How should garden centres be engaging with the younger generation? There are lots of products out there to interest the younger generation, for example, sun flower growing kits, equipment, bug catchers. When I was seven years old, I spent my pocket money at the local nursery and they gave me a junior discount. It worked well! Gardening clubs supported by the garden centre for children after school - parents use the café and it brings many more potential customers into the retail environment. Great engagement with youngsters and overall spending will increase!


Is there anything you think the horticultural industry and garden retailers need to do differently?


Yes. No surprises here, but there is an issue with attracting younger people to work in the industry. It's seen too much of a vocation not a career and pay should be reflected accordingly. The industry should be made more appealing and be well supported with apprenticeships and recognised/supported qualifications. Pay should be increased to make it more in line with other comparable retail industries (e.g. fashion outlets and so on).


What's on your career bucket list? I would love to be more engaged with plant hunting aspects. There are parts of the world with new plants being discovered and I would


love to be in that environment. Places like Patagonia or China: I would relish the adventure and treasure hunting and finding something new.


You are presenting three 30 minute talks on Monday September 11 at Glee at the NEC, in Birmingham. Can you give us an idea of what you’ll speak about? Emerging trends: 1. Threat to bees/wildlife and wider environmental concerns is leading to an expanding interest in eco and organic growing


2. Broadening demographic of those engaging in gardening in its widest sense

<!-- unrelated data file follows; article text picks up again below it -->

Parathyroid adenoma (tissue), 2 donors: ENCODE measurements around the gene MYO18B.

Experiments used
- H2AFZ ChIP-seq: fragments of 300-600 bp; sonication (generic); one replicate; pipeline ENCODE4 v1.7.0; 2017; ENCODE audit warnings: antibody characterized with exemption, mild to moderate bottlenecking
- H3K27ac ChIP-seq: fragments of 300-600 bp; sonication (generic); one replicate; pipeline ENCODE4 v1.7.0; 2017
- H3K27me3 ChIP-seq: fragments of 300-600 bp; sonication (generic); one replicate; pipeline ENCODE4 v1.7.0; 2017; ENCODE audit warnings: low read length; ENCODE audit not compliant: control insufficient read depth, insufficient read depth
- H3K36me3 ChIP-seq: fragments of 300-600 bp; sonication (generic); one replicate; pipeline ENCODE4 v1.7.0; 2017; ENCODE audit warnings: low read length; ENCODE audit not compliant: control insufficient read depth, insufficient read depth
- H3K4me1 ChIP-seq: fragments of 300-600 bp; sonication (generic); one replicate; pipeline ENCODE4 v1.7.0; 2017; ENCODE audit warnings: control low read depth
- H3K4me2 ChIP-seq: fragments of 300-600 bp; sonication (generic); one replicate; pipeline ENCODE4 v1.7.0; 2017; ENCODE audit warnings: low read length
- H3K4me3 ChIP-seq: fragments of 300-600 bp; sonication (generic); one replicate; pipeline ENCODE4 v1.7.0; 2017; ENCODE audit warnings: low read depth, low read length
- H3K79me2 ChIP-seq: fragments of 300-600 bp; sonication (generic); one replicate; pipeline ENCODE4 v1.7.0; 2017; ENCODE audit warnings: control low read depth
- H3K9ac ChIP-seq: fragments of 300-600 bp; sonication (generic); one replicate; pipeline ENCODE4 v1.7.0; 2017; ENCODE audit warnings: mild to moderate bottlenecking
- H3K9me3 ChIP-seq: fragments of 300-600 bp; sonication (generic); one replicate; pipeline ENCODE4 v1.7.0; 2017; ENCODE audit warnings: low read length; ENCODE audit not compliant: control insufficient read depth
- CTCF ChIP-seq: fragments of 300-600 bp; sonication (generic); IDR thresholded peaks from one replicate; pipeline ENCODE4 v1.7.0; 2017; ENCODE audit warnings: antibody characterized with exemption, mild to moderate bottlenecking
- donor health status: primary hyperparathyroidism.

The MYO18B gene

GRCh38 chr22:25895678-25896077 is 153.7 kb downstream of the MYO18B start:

3. The broader range of Mediterranean climate zone plants species being available


How to use garden shows to promote your garden centre: 1. Stands, Displays & Sponsorship USP 2. Branding, Giveaways and Discounting 3. Clubs, Membership, Benefits & Services


Ways to engage the youth in horticulture: 1. Make more of the rising trend of youth engaging in "chefing" - vegetables, sourcing, home-grown etc.


2. 'Young Hort' and other representative youth bodies


3. The HTA and The Garden Centre Association (and similar), career shows/events


• Glee 2017 will be held at the NEC in Birmingham, September 11 to 13, with Nick Bailey delivering three talks on Monday September 11


www.gardencentreupdate.com | 23


Page 1  |  Page 2  |  Page 3  |  Page 4  |  Page 5  |  Page 6  |  Page 7  |  Page 8  |  Page 9  |  Page 10  |  Page 11  |  Page 12  |  Page 13  |  Page 14  |  Page 15  |  Page 16  |  Page 17  |  Page 18  |  Page 19  |  Page 20  |  Page 21  |  Page 22  |  Page 23  |  Page 24  |  Page 25  |  Page 26  |  Page 27  |  Page 28  |  Page 29  |  Page 30  |  Page 31  |  Page 32  |  Page 33  |  Page 34  |  Page 35  |  Page 36  |  Page 37  |  Page 38  |  Page 39  |  Page 40  |  Page 41  |  Page 42  |  Page 43  |  Page 44